As well as enjoying the Foil Blocking workshop at the rather magical (if you’re a stationery magpie) London Centre for Book Arts in Hackney Wick last year, I also attended their one day Bookbinding workshop in November.
This was one of the best I’ve attended so far, and you should know by now that I frequent workshops… well, frequently.
It would be impossible for me to go into detail about everything we covered in those six hours, so I’ll keep this as a pretty visual report! I can tell you that we learnt to bookbind using three different techniques; concertina, pamphlet and Japanese stab binding, and also learnt all about different types of paper and how to manipulate them effectively.
The concertina (see above) was first up, and looks misleadingly simple. We also had to conquer gluing fabric to create a hardback cover (I am terrible at gluing. Just hopeless. What’s that about?), so we were working with several different material and tools.
Making sure all edges are straight and corners are neat takes a lot of focus (and swearing), but once all layers were put together, they could be set aside and weighed down to dry properly.
Between the concertina and beginning the next books, we had a break for lunch and popped across the canal for a pretty incredible cheese toastie at Lock 19 Coffee Shop. I highly recommend it.
Next up was the Japanese stab binding. All pages were made out of a single sheet of folded paper which had the edges sliced and trimmed after sewing. This never would have occurred to me, I would have been faffing about with a dozen folded sheets, trying to get them to line up.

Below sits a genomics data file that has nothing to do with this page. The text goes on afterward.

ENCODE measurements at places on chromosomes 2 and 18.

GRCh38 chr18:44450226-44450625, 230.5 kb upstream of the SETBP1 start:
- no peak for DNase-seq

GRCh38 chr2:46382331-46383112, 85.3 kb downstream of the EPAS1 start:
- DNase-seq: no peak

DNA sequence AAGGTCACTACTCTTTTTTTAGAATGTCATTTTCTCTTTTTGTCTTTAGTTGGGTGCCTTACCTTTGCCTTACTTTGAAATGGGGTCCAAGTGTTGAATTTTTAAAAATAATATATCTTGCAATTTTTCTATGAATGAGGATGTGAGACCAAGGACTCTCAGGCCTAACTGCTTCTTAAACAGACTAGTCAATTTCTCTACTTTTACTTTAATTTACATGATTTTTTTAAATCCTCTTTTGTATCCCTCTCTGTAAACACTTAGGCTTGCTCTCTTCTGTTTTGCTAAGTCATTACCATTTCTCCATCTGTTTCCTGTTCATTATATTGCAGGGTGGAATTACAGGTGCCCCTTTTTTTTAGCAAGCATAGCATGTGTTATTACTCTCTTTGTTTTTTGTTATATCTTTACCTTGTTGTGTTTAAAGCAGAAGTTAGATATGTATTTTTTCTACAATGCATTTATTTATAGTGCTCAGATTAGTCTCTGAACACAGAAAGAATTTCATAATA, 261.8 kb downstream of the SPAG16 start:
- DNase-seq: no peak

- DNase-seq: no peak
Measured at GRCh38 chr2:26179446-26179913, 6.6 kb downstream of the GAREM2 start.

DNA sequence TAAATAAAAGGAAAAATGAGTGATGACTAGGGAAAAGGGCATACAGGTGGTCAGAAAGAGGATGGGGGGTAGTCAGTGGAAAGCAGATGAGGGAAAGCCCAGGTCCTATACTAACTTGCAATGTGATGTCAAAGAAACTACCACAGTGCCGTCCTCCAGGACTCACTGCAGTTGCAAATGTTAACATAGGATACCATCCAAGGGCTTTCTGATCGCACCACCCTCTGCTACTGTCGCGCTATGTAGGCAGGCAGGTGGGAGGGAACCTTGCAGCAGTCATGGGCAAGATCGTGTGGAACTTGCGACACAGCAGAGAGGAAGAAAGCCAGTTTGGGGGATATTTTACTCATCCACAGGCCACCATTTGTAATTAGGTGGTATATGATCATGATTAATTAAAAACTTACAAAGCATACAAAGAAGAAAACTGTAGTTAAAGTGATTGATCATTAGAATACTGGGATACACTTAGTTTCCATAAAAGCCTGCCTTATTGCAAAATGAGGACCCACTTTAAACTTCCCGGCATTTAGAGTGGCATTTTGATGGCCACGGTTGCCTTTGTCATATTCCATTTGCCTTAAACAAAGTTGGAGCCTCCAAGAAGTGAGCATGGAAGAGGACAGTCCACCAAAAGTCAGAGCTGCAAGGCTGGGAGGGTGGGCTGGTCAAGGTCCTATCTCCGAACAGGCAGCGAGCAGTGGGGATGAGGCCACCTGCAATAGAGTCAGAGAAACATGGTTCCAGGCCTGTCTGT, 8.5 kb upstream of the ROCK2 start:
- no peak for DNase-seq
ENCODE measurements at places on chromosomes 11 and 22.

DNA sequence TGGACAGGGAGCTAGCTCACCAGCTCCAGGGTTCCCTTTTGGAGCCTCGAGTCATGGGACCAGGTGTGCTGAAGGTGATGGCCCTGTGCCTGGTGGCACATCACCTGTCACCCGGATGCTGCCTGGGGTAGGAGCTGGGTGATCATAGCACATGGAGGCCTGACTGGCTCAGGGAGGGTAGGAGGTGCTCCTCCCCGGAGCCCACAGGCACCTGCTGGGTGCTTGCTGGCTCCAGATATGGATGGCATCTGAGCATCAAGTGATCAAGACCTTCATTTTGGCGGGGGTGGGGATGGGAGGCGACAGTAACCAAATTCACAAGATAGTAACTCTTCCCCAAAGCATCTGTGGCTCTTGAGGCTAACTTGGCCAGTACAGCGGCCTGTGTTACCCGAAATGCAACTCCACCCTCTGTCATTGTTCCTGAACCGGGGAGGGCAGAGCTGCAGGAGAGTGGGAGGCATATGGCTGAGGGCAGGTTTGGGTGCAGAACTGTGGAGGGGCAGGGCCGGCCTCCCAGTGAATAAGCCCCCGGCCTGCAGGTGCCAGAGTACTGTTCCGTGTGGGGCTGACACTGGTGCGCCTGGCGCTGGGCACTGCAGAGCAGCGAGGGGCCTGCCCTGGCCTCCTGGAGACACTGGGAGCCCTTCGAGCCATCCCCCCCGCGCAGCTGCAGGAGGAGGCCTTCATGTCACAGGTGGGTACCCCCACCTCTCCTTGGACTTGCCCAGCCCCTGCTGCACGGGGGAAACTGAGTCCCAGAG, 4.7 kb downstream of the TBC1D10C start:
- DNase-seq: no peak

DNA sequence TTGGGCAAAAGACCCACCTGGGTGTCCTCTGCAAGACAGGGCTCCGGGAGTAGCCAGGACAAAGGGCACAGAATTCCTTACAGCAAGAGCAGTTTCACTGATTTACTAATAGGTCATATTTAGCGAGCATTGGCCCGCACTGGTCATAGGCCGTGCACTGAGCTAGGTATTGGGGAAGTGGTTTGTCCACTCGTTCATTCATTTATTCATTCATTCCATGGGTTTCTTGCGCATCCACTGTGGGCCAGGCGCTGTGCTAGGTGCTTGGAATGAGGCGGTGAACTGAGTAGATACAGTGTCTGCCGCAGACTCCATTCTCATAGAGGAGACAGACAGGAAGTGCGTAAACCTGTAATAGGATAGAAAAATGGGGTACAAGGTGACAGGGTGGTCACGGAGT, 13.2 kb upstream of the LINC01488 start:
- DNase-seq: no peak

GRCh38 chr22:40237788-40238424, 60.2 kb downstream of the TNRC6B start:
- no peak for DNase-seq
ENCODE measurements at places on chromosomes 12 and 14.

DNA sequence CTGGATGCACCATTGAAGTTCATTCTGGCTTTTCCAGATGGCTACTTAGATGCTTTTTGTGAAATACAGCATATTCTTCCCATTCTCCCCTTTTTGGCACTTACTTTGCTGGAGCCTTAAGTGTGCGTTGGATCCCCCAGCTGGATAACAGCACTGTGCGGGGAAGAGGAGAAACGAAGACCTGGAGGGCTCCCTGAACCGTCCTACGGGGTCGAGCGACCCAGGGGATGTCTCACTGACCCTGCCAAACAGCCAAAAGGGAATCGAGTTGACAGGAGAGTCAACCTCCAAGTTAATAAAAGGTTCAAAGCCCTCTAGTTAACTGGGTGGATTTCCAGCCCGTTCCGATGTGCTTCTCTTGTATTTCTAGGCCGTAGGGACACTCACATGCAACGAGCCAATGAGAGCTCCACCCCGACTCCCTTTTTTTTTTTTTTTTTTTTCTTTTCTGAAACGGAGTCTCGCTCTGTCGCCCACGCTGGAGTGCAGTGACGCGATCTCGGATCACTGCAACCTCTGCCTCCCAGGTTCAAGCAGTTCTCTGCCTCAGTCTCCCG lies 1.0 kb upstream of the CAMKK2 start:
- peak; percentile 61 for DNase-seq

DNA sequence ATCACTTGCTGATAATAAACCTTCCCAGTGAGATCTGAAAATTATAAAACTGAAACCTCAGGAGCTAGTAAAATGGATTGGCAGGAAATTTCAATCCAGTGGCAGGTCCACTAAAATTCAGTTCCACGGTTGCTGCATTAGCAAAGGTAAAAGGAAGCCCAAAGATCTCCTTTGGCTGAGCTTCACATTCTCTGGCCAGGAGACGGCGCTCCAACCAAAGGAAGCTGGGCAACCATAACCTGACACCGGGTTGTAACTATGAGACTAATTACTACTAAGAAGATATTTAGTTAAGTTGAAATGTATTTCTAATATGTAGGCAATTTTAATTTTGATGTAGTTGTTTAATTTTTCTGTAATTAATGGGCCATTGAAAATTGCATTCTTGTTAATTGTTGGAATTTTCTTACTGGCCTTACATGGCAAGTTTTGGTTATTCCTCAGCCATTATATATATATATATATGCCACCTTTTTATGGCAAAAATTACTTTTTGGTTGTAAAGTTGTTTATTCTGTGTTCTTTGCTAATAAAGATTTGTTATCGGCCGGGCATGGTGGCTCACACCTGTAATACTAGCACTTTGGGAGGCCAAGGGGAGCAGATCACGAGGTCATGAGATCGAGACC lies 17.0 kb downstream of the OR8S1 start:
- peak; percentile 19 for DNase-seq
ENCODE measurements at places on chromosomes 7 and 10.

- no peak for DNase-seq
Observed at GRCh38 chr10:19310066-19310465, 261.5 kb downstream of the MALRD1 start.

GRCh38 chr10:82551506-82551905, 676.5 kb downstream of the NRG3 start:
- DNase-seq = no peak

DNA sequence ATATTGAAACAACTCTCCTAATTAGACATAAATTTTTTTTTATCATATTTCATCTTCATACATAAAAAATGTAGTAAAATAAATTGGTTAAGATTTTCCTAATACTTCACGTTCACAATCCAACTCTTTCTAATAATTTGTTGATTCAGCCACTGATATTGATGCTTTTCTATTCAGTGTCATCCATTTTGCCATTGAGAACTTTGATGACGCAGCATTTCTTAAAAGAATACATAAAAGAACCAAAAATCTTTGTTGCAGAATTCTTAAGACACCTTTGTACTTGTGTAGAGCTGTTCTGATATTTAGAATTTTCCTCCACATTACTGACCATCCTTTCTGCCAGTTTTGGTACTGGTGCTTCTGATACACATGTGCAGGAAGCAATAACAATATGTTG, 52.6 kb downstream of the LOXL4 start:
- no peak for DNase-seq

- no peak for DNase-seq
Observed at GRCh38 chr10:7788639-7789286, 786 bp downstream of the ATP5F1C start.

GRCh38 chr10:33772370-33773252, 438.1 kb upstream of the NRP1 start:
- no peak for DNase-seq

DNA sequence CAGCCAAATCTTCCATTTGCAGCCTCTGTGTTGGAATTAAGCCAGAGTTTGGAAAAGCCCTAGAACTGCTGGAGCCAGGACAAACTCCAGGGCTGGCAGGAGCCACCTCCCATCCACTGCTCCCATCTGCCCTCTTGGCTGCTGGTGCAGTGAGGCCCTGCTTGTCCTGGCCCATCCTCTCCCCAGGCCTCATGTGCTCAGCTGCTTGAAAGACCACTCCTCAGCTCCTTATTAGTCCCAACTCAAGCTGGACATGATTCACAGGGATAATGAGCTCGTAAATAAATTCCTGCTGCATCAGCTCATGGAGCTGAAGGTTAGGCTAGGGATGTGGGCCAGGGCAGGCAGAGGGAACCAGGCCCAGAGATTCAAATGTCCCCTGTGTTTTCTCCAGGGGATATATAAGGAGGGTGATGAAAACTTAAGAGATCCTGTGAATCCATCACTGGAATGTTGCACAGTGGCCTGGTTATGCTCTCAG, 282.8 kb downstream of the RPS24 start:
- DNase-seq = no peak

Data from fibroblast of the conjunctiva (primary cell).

The paper was beautifully delicate and it’s a hypnotic process to keep folding, smoothing and turning on the table.
We measured and marked our book covers ready to be sewn and then, very carefully, but firmly pushed the awl (wooden handled needle) through the pages from cover to cover, ready to be sewn.
Last up, was the pamphlet. This was the one I was most interested in as I hoped to be able to repeat it at home and offer letterpressed notebooks (note the distinct lack of them in the shop still, ha).
This repeated several of the steps already covered, but instead of making holes through from cover to cover, we made holes and sewed through the spine, between the middle pages, and back out again.
And voila, at the end of the day we each had three beautiful handmade, hand bound notebooks to take home. I have to admit I haven’t been able to bring myself to use them yet! They’ve pride of place on a shelf above my desk instead.
So much was crammed into the day, but there was still enough time to get everything right and I never felt rushed. It is £85 (or £75 for friends of the LCBA), and classes fill up quickly. There is one space left at their next workshop on the 1st of March, and there are other bookbinding workshops (hardback binding, single section case binding) throughout the year too.
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